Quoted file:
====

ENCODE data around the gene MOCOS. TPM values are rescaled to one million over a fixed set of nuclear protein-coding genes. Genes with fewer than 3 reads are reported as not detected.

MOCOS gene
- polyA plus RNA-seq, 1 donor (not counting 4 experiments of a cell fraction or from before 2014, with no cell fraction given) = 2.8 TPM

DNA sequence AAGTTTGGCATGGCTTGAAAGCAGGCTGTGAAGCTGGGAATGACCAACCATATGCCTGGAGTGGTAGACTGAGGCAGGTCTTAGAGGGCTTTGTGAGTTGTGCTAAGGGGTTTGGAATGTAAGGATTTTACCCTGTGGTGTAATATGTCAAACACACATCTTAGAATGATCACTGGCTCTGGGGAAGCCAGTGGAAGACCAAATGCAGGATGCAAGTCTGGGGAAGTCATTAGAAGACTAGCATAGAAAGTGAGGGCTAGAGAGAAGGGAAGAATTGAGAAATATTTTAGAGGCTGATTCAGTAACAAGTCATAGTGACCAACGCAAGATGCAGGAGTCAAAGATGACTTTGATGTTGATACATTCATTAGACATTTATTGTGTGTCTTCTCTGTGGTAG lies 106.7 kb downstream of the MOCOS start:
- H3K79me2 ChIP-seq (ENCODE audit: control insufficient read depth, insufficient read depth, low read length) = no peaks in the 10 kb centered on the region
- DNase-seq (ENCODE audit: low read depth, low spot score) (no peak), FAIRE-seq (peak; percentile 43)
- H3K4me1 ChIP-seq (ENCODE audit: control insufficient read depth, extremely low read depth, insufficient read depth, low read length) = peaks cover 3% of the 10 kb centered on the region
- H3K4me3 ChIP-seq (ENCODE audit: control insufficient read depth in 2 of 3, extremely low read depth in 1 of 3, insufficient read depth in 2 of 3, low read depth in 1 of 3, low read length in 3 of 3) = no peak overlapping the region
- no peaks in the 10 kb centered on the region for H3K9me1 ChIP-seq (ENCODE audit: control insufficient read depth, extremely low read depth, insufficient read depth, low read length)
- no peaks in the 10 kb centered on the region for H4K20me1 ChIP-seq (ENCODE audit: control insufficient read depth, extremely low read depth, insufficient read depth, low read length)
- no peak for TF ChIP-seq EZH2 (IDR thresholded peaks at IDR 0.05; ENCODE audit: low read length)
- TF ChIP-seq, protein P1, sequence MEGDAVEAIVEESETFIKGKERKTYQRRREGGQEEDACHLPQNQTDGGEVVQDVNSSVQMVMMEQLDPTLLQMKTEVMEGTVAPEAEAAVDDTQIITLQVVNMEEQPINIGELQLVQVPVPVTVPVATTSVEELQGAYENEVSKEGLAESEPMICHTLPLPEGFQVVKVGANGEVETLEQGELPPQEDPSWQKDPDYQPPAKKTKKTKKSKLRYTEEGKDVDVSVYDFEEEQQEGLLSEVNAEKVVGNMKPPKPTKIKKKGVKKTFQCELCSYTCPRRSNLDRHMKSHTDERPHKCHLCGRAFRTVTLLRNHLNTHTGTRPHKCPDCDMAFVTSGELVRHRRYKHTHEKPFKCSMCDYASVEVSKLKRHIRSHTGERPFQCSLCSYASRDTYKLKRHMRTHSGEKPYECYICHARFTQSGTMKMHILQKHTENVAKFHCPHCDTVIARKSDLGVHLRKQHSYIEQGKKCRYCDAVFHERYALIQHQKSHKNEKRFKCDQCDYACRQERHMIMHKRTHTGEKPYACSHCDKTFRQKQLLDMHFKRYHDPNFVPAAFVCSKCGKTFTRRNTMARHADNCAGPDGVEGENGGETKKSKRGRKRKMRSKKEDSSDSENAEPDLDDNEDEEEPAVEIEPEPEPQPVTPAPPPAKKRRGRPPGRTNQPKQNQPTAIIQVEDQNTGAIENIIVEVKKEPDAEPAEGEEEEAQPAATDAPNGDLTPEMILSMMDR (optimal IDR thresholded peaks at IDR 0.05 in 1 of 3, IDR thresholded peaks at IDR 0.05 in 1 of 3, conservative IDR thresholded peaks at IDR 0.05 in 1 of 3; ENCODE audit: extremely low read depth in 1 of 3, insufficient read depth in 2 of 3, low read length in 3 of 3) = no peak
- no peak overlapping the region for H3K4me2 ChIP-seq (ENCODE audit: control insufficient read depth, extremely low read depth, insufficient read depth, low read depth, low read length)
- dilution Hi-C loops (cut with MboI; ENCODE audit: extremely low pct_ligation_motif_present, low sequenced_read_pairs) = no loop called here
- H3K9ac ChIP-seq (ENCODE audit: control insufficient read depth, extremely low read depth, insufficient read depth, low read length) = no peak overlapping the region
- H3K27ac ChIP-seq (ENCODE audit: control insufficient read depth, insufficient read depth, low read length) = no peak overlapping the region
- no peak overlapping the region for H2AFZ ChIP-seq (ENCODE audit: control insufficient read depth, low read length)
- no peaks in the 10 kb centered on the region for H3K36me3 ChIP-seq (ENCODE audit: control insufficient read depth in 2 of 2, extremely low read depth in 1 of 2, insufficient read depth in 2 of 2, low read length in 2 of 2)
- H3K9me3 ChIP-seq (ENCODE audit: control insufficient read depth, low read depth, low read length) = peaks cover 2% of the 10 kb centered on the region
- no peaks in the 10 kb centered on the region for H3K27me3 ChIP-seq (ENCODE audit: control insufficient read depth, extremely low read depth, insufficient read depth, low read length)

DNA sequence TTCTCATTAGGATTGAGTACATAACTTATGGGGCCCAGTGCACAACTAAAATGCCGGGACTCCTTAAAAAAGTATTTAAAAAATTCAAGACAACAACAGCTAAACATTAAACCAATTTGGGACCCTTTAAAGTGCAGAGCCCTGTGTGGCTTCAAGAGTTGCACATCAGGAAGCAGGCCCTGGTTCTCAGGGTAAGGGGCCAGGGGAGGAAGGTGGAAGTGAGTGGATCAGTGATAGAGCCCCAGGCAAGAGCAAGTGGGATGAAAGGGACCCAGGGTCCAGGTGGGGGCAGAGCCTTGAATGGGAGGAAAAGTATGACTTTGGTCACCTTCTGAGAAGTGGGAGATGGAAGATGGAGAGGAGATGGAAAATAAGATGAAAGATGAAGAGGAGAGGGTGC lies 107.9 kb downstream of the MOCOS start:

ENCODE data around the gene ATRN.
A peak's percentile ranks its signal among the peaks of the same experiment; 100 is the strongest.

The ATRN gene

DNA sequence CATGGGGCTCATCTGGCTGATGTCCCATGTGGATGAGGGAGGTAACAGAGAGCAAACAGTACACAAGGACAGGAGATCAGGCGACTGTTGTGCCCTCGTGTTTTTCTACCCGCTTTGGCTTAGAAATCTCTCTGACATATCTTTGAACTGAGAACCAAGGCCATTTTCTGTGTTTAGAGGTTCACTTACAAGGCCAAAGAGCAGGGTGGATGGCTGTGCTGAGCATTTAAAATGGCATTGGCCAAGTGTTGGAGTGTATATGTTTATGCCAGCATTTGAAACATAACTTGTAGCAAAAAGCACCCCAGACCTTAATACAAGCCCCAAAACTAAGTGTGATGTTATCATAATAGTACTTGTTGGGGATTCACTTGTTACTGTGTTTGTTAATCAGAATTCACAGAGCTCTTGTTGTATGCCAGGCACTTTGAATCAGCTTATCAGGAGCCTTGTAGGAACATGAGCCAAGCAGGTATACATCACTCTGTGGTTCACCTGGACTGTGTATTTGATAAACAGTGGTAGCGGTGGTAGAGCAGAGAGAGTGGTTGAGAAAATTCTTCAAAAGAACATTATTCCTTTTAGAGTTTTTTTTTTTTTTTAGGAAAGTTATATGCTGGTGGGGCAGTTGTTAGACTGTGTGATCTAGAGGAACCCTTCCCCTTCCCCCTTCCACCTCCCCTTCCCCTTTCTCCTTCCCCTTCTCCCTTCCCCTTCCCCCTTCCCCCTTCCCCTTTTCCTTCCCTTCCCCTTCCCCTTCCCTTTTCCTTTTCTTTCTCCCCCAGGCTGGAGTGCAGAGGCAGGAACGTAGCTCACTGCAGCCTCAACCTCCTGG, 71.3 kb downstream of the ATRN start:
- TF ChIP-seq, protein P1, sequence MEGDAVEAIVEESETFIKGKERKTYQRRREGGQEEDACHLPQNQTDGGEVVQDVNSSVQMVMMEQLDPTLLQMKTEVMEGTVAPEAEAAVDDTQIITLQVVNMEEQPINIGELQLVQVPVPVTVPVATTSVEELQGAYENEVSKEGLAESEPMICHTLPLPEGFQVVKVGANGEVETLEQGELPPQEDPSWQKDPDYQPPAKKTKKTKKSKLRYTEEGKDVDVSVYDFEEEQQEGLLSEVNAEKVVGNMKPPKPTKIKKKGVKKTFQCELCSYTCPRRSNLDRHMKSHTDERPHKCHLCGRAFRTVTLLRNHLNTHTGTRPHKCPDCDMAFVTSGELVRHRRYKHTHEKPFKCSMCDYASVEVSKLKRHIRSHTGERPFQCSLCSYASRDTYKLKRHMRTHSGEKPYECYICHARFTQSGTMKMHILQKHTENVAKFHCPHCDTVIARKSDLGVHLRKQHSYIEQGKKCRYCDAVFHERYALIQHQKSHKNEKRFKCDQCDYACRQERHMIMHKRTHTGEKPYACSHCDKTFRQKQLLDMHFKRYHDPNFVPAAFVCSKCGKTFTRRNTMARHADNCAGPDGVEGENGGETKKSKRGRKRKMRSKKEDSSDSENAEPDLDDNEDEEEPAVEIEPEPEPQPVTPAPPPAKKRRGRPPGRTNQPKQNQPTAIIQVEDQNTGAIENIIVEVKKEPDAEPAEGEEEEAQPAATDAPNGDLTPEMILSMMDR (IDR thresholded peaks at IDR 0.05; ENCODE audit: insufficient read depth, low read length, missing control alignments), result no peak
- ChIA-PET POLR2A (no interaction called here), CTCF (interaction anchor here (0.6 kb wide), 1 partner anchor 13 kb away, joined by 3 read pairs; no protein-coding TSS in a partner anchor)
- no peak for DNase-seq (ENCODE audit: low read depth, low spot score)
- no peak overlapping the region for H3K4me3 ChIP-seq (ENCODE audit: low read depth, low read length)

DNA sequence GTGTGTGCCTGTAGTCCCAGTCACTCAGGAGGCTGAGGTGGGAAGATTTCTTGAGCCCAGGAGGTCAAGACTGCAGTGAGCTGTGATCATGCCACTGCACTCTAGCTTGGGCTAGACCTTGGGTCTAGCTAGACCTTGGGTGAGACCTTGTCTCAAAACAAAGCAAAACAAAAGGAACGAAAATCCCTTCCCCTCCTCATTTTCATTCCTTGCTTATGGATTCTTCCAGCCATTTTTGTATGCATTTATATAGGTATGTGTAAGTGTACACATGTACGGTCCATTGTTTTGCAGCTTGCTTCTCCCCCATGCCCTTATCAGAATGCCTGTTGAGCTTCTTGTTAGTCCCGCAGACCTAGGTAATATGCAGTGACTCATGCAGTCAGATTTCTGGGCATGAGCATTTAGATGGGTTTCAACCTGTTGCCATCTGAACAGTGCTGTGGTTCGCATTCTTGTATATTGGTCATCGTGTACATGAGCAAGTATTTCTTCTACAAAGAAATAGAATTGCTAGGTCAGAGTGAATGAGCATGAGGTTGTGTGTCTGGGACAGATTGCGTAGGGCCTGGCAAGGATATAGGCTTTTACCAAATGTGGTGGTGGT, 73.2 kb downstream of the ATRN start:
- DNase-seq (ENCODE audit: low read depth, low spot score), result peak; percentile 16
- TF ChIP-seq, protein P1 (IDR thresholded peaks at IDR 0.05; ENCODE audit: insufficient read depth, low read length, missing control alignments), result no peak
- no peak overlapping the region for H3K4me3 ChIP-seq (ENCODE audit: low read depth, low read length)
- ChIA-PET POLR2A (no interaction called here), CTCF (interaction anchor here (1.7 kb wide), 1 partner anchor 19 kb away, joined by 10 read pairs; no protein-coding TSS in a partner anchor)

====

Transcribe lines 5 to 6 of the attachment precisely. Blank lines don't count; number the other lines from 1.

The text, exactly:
- H3K79me2 ChIP-seq (ENCODE audit: control insufficient read depth, insufficient read depth, low read length) = no peaks in the 10 kb centered on the region
- DNase-seq (ENCODE audit: low read depth, low spot score) (no peak), FAIRE-seq (peak; percentile 43)